Bonus: Bizarro – Dave’s Review

It’s Indie fortnight on our musical adventure. As well as The Smiths’ The Queen Is Dead, I thought I would also review one of my favourite albums of the genre: The Wedding Presents’ 1989 Bizarro. I first discovered the band as they were playing in Brighton during a weekend away and I decided to check them out. I am glad I did, because the gig – a 20 year anniversary of Bizarro – was fantastic. I bought the CD from one of the many trendy record shops in the seaside town and the album hasn’t left my iPod since.

Brassneck instantly grabs your attention with its racing guitars and bitter, aggressive style, perfectly setting the tone for the record. Angry and hurt, yet dry and witty, David Gedge has a gift for break-up lyrics that brilliantly portray the mix of emotions involved: “You grew up quicker than meI kept so many old thingsAnd never quite stopped hoping”. Bordering on cliché, they have a real authenticity about them: they’re lines you’ve used, or even worse, have had said to you!

“I just wondered if it could be like before.”
“But then that’s typically you.”
“First time you came over, do you remember you saying that you’d stay for good? No I didn’t think you would.”
“But it was different then, and that’s all in the past.”

The songs tend to be straight-forward in your face guitar based rockers, with predictable but enjoyable changes of pace, pauses, verses and choruses and a more-melodic-than-punk style. The guitar is excellent throughout, with that jangly indie sound that developed in the 1980’s, supported by driving chords, a great deep bass and solid drumming. The occasional long solos that play out songs are wonderful,  the highlight being on Kennedy, which returns with the anthemic line “I take it all back; I never said that.” (which works brilliantly live as the crowd join in), and the lengthy outtros of Take Me! and Bewitched.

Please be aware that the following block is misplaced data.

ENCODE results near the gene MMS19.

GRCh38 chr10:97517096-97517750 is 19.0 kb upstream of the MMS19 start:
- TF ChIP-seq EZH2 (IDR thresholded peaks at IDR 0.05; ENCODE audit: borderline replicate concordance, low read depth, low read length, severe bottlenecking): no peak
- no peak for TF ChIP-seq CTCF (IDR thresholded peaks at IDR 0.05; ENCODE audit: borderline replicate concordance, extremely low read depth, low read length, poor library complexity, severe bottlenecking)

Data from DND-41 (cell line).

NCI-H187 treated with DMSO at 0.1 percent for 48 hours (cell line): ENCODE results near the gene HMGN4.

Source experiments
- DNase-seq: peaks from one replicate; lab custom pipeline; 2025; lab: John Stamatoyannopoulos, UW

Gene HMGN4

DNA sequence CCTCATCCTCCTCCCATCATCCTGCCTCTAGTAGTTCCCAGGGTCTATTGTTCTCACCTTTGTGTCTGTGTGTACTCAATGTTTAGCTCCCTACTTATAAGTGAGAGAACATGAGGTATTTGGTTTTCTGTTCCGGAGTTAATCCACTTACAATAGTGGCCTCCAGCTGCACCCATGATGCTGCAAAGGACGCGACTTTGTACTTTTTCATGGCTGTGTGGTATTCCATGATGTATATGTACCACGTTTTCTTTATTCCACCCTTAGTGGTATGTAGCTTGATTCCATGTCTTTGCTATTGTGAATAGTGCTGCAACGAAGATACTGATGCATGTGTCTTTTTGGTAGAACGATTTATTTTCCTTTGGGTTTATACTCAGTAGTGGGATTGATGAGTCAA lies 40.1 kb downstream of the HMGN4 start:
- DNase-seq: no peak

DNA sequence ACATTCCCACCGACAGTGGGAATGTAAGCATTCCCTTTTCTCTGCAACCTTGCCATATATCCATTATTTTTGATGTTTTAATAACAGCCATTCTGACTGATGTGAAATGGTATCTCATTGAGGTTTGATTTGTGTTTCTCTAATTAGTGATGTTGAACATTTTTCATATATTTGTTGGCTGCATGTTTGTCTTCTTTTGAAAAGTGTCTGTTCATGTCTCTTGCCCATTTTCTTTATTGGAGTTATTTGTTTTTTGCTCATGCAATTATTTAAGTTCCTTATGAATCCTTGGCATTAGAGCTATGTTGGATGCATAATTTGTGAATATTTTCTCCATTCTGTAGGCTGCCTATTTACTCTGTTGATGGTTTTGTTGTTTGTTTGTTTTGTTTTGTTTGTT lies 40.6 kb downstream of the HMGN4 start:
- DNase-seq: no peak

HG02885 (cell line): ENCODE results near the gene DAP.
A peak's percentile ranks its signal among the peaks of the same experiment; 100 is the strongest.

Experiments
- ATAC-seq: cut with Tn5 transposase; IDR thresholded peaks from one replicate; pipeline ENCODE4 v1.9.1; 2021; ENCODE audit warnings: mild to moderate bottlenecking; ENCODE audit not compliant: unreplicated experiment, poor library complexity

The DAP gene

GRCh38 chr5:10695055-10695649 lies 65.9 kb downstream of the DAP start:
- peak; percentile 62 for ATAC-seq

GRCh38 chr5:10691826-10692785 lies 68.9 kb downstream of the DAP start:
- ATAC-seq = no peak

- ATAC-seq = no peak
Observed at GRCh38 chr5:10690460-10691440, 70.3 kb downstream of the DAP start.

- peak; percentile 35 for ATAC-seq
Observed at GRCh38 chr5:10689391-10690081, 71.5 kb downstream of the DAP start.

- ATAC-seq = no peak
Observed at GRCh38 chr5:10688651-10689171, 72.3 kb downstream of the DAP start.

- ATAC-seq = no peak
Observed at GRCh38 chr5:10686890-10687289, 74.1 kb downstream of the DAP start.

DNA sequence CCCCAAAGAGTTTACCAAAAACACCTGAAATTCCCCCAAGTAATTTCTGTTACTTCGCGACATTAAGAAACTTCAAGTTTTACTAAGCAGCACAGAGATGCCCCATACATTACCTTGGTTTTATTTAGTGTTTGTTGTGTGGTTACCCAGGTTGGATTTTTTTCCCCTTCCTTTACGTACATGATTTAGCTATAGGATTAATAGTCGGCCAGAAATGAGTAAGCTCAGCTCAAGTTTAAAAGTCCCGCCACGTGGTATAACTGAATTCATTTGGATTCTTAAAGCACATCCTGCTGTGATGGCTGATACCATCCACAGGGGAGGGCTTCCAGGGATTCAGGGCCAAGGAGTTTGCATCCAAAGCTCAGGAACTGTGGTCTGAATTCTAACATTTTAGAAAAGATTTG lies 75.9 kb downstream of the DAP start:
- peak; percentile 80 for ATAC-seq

“And there’s a thousand things I wish I’d said and done, But the moment’s gone.”

Gedge’s delivery is harsh and bitter, and this tone suits the themes of the record well. As well as with the pain of being dumped, he explores the difficulties of arguing with an over-accusing girlfriend in What Have I Said Now?, the betrayal of being cheated on in No, and the suffering of hearing she’s moved on in Thanks. Kennedy is a little different, centring around the unusual line “Have you lost your love of life? Too much apple pie.”, although I expect this is a metaphor I haven’t understood.

“And if it didn’t mean a thing
And you’ve told him to go
And if you’re as sorry as you say
Why didn’t you just say no?”

Although I was a little older when I discovered it, I imagine it to be a great teenage record, with its punchy, punky playing and it’s painful, jealous lyrics. Bizarro clearly found a place in the hearts of the hundreds of boistrous, now middle-aged blokes who attended the anniversary tour with me in Brighton, who 20 years on still knew every word.


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